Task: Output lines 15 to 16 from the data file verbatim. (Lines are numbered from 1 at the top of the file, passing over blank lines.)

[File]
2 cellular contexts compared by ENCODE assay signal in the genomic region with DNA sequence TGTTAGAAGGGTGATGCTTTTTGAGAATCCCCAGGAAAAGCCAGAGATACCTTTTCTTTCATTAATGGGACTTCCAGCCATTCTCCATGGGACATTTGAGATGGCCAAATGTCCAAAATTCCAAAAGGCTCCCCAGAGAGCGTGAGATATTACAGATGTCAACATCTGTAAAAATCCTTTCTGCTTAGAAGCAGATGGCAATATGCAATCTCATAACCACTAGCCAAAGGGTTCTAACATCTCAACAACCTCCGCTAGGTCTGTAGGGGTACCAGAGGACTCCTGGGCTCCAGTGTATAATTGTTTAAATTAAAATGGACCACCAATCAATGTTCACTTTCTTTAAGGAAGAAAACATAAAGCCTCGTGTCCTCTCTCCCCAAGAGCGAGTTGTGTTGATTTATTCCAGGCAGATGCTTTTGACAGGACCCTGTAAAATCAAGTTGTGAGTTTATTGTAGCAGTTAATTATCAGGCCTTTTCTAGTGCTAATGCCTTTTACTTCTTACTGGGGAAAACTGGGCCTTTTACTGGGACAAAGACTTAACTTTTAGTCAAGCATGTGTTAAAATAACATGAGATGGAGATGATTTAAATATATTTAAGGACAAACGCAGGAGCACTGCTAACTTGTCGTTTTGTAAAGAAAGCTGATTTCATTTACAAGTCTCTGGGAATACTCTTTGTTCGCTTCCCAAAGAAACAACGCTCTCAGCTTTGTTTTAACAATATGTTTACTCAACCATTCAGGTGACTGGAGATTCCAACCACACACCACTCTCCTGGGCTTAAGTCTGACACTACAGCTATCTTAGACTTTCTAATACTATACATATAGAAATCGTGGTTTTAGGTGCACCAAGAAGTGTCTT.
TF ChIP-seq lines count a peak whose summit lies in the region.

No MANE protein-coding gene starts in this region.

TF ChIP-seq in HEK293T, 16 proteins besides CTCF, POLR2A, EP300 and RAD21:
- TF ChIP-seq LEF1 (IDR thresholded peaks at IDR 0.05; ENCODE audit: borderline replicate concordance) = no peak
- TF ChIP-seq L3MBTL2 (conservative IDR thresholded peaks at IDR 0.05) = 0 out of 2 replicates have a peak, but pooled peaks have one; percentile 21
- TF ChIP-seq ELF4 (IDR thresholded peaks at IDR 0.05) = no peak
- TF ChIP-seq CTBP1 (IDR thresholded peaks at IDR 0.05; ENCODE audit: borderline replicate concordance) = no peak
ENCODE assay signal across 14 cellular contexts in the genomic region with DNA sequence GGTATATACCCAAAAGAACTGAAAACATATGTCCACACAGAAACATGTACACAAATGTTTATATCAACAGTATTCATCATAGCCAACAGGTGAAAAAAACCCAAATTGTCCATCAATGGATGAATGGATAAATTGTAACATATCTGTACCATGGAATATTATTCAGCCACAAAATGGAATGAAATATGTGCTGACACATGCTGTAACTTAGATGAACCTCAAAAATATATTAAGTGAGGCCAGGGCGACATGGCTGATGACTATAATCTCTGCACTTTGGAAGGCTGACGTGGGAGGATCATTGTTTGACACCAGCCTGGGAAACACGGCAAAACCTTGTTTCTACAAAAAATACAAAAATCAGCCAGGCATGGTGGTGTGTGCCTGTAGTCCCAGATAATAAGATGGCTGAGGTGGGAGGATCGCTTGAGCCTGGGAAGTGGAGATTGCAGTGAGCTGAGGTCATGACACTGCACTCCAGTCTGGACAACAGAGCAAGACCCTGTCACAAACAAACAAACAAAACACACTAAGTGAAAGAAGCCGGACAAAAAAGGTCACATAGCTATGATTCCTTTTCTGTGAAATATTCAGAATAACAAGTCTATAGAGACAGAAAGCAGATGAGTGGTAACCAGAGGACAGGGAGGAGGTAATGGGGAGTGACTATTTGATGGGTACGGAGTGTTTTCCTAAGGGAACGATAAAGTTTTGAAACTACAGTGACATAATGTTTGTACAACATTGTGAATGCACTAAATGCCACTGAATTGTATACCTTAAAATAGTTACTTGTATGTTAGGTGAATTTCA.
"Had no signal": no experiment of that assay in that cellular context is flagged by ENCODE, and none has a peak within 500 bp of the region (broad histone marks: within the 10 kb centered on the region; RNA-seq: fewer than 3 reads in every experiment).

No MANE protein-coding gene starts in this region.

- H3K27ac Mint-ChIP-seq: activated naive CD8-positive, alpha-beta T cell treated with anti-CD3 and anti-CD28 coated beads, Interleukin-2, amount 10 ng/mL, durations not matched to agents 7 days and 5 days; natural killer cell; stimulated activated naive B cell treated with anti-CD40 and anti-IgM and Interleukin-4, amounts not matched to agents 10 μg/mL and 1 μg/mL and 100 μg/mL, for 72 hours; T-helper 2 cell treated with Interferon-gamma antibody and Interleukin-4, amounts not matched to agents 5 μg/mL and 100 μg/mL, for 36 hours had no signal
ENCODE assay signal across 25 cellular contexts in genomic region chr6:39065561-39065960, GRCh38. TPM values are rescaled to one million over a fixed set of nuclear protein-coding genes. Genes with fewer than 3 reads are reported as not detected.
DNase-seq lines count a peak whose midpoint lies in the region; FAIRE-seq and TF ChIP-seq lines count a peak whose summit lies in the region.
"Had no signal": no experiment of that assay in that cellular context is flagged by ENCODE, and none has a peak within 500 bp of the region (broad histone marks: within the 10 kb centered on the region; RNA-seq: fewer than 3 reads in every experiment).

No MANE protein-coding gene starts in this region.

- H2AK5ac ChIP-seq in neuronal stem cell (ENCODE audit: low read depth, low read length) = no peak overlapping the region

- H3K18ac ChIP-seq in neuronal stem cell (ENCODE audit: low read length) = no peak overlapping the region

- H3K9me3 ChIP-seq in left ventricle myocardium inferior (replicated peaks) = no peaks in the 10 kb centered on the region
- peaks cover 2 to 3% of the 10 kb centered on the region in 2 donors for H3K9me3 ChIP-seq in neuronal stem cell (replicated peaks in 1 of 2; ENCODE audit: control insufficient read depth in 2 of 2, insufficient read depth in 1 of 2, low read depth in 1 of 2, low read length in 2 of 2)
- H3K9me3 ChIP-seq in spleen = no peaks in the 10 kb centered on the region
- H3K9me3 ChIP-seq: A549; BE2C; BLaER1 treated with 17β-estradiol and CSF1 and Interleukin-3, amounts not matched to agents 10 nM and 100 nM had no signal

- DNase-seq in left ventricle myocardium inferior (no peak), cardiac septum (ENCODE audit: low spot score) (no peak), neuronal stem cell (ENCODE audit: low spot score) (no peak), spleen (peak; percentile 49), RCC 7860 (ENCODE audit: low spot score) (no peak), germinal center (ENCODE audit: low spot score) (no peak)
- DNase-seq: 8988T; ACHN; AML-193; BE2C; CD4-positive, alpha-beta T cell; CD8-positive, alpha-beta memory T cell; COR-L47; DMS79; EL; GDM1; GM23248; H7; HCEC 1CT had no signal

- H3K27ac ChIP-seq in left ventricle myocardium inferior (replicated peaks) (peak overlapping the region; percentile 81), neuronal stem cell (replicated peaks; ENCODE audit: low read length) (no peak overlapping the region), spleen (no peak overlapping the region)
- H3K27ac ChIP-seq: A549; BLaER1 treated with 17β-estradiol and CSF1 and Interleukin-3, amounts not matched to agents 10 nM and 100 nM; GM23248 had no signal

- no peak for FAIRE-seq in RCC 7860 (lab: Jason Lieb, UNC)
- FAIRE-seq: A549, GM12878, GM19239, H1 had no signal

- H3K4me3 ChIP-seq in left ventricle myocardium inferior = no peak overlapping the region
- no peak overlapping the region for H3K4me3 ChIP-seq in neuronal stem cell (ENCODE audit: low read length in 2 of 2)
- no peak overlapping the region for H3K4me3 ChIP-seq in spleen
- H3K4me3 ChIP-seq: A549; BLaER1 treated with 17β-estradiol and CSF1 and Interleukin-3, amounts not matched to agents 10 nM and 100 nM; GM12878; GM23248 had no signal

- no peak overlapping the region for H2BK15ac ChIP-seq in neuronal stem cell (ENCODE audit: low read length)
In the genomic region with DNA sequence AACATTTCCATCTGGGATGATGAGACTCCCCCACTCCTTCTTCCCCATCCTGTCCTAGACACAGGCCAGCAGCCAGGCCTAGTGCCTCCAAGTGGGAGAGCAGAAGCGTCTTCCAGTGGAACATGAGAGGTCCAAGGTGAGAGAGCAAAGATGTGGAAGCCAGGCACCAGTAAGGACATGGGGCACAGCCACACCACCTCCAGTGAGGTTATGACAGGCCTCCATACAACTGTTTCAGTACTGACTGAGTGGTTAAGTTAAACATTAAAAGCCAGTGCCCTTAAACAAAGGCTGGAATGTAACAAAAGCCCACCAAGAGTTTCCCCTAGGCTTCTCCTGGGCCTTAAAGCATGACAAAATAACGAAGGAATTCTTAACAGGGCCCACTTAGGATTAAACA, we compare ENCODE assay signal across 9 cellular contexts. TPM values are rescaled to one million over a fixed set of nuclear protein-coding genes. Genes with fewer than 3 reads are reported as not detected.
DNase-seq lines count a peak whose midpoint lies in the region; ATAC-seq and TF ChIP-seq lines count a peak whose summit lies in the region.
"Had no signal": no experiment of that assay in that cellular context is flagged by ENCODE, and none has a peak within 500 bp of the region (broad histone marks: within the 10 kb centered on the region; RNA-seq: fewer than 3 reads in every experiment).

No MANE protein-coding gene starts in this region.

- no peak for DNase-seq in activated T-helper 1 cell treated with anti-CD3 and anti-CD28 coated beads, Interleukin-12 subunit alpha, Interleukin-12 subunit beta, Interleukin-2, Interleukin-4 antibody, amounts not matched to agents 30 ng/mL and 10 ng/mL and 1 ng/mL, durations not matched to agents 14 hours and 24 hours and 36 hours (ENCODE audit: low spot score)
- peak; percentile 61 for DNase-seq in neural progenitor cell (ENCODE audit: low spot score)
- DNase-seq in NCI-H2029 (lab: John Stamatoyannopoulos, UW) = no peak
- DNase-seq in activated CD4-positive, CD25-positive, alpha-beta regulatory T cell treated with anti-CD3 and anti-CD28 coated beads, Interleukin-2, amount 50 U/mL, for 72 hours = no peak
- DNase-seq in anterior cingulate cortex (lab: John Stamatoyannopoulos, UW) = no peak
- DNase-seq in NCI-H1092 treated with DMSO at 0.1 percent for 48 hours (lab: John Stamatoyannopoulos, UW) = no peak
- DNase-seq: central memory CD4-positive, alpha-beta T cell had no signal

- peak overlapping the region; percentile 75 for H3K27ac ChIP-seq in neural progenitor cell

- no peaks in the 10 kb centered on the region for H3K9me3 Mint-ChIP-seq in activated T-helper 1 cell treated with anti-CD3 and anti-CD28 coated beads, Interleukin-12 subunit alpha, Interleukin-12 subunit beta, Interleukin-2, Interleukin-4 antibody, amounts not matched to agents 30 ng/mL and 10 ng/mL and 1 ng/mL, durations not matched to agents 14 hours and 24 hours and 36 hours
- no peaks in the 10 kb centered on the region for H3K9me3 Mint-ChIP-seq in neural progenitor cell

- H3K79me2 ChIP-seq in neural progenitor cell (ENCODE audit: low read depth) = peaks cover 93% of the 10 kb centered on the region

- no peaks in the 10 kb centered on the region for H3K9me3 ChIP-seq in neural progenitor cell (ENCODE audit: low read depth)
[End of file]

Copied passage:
"Had no signal": no experiment of that assay in that cellular context is flagged by ENCODE, and none has a peak within 500 bp of the region (broad histone marks: within the 10 kb centered on the region; RNA-seq: fewer than 3 reads in every experiment).

No MANE protein-coding gene starts in this region.